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Cartel Punishment And The Distortive Effects Of Fines

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  • Emilie Dargaud
  • Andrea Mantovani
  • Carlo Reggiani

Abstract

The fight against cartels is a priority for antitrust authorities worldwide but the goal is pursued in many different ways. Several types of fines can be levied on firms that are caught colluding but one common trait is that fines are usually distortive. In this article we focus on the economic effects of distortive fines. To this end, we compare a fine based on the cartel profit as opposed to one based on the cartel damage. We study the effects of the two fines and show that a potential trade-off between ex ante deterrence and ex post consumer surplus may occur. We show that such a trade-off is of particular relevance when antitrust authorities face exogenous fine caps, as it is often the case in practice. The results are robust to a number of extensions, including the relevant case of fines designed to punish managerial firms involved in cartel activities.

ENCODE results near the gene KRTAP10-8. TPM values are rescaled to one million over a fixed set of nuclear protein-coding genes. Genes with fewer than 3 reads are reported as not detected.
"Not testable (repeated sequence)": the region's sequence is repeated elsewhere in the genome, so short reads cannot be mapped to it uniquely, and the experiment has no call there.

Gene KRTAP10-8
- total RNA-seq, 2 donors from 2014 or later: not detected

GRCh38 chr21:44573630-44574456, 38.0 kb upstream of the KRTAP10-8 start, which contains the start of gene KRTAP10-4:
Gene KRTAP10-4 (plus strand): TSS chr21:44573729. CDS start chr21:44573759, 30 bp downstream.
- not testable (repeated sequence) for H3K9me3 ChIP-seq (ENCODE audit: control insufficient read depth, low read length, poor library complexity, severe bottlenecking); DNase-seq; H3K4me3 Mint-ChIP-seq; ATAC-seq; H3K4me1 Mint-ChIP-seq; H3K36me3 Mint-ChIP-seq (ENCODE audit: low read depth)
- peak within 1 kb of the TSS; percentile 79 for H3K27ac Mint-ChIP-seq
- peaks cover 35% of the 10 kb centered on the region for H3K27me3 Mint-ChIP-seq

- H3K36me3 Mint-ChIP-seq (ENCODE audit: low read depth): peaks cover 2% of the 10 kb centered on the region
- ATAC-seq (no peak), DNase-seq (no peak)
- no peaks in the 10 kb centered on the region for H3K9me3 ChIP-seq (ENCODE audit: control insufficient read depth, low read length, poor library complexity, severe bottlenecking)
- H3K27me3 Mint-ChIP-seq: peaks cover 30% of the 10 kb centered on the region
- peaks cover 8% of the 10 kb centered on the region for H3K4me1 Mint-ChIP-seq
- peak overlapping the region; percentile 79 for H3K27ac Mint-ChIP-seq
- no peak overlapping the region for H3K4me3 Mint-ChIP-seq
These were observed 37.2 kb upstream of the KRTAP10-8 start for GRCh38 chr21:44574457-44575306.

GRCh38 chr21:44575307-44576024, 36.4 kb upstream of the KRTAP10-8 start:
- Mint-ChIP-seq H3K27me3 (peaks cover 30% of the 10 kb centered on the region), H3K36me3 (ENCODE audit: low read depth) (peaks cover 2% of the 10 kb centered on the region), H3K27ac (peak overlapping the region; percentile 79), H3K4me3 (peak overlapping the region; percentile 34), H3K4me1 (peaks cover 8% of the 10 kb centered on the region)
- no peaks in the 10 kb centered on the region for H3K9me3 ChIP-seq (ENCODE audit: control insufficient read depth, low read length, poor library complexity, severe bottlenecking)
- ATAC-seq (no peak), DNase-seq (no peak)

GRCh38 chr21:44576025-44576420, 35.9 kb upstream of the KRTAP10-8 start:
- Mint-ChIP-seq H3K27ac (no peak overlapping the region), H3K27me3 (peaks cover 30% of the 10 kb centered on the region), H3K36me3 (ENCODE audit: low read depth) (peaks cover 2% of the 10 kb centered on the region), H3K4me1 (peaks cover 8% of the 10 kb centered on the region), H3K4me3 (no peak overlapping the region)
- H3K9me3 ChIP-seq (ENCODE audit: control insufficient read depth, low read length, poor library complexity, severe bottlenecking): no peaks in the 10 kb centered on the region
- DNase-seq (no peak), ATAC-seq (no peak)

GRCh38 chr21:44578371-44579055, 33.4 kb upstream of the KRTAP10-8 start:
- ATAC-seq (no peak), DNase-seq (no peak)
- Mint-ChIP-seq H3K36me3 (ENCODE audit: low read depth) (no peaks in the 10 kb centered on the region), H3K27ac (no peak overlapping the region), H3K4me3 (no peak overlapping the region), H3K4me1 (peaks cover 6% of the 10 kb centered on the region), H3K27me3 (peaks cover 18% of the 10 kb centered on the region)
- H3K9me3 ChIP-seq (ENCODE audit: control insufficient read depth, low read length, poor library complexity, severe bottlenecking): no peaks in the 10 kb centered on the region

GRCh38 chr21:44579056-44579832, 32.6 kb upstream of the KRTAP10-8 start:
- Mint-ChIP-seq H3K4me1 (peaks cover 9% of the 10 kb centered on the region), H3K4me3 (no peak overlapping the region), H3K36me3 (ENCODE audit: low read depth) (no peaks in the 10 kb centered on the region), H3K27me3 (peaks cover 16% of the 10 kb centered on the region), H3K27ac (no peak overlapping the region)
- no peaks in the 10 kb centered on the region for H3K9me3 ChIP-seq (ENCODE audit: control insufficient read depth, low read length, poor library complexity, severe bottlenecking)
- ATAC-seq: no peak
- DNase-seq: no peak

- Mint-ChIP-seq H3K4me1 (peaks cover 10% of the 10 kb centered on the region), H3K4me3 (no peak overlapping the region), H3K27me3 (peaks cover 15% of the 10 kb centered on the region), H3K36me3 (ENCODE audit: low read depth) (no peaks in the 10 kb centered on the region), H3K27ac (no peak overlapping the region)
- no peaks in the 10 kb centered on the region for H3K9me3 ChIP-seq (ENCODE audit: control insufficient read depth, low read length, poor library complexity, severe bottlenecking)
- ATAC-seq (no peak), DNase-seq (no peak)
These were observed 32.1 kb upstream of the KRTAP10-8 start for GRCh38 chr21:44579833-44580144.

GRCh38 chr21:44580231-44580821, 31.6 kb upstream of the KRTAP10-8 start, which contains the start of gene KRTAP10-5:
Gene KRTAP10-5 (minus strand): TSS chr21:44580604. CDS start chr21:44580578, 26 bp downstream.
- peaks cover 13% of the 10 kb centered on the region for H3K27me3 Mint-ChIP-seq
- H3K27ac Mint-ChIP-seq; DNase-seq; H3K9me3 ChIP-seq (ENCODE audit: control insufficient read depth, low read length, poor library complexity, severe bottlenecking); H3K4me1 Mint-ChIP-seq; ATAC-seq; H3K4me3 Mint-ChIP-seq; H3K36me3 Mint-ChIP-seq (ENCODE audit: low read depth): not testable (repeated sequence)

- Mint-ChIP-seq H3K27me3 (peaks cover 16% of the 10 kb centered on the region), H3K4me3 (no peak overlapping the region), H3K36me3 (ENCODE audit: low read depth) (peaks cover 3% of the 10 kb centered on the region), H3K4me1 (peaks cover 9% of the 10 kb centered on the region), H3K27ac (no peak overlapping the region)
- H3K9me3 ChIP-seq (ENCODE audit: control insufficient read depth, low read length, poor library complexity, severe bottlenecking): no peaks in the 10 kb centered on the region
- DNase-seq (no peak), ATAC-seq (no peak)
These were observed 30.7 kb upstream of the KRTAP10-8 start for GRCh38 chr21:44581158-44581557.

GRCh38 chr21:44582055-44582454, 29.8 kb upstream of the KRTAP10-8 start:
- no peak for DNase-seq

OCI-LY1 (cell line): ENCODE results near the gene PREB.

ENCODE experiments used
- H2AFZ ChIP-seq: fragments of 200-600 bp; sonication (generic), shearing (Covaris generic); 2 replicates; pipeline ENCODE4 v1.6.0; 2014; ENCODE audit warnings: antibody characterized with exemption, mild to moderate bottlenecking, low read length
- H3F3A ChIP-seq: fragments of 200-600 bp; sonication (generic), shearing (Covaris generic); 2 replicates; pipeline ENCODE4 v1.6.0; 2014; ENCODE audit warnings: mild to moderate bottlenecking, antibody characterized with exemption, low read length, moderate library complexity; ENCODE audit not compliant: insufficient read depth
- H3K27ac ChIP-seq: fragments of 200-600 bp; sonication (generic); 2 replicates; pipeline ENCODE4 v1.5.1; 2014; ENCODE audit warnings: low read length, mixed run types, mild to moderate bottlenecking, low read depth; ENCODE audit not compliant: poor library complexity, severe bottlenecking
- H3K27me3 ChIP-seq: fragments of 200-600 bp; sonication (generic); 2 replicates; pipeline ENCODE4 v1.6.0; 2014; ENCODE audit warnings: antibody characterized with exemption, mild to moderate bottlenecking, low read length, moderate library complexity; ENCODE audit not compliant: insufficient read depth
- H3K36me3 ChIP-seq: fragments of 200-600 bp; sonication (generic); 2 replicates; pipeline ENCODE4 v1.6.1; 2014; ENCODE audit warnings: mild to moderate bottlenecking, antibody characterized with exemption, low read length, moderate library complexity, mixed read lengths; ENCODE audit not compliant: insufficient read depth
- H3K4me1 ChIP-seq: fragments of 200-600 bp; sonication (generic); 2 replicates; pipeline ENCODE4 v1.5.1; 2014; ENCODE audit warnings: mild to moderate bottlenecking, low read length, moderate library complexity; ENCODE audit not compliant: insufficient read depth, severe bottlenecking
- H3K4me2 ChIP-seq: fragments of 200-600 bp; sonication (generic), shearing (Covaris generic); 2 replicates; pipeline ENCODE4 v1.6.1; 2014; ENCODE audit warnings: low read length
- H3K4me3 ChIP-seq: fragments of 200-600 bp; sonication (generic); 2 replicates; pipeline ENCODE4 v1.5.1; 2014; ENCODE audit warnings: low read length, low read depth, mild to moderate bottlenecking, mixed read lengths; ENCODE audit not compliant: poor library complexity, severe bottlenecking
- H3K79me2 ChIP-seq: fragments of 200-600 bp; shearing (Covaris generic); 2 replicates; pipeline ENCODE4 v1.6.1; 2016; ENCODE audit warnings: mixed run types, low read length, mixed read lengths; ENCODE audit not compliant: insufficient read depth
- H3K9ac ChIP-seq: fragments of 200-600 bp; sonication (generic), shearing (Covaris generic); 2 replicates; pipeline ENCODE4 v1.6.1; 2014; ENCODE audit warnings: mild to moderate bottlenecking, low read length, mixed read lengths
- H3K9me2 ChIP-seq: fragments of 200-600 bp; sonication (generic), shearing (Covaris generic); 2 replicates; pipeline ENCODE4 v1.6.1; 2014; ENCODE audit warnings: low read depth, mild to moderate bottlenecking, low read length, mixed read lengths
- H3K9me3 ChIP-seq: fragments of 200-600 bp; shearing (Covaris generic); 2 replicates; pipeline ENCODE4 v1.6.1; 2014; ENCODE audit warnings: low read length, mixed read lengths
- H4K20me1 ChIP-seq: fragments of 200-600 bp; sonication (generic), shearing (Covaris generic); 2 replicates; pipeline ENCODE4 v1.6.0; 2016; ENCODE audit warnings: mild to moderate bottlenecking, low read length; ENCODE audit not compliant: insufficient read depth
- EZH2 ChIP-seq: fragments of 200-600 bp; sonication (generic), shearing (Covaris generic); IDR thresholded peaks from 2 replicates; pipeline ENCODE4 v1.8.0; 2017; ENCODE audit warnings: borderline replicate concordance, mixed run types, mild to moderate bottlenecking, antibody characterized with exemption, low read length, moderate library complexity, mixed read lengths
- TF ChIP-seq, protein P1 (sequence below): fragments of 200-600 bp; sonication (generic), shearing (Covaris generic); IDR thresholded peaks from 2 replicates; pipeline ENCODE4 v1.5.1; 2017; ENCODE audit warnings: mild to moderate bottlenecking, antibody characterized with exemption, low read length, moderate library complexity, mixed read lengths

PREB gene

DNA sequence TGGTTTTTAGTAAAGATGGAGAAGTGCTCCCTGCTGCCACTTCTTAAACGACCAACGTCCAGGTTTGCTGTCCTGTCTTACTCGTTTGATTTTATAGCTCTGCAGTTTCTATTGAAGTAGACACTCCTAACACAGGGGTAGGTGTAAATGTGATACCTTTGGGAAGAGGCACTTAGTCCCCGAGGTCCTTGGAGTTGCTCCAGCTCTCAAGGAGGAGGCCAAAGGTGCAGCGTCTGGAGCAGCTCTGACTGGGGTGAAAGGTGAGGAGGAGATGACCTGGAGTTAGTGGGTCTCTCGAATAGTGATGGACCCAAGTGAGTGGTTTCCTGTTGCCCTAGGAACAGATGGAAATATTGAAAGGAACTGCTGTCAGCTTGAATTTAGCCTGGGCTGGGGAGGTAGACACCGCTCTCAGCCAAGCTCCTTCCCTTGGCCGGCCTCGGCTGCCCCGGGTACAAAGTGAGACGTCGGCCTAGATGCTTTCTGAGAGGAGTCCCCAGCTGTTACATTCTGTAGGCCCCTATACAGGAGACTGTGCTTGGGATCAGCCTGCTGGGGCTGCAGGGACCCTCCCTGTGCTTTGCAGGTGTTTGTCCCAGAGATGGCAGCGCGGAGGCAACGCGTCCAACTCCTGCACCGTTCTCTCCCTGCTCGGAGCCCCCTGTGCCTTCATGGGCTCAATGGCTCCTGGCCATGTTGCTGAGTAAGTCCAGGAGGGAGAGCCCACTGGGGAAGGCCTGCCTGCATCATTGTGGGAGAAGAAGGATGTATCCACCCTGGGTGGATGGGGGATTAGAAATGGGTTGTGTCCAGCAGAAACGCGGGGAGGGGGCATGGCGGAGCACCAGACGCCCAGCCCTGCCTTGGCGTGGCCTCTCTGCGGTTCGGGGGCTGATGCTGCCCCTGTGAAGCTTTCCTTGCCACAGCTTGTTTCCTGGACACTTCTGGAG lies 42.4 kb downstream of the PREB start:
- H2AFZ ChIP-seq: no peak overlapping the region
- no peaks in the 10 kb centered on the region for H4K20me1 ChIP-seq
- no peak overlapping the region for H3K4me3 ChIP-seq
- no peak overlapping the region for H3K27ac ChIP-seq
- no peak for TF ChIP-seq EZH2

Suggested Citation

  • Emilie Dargaud & Andrea Mantovani & Carlo Reggiani, 2016. "Cartel Punishment And The Distortive Effects Of Fines," Journal of Competition Law and Economics, Oxford University Press, vol. 12(2), pages 375-399.
  • Handle: RePEc:oup:jcomle:v:12:y:2016:i:2:p:375-399.
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    File URL: http://hdl.handle.net/10.1093/joclec/nhw010
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    More about this item

    JEL classification:

    • K21 - Law and Economics - - Regulation and Business Law - - - Antitrust Law
    • L44 - Industrial Organization - - Antitrust Issues and Policies - - - Antitrust Policy and Public Enterprise, Nonprofit Institutions, and Professional Organizations
    • K42 - Law and Economics - - Legal Procedure, the Legal System, and Illegal Behavior - - - Illegal Behavior and the Enforcement of Law

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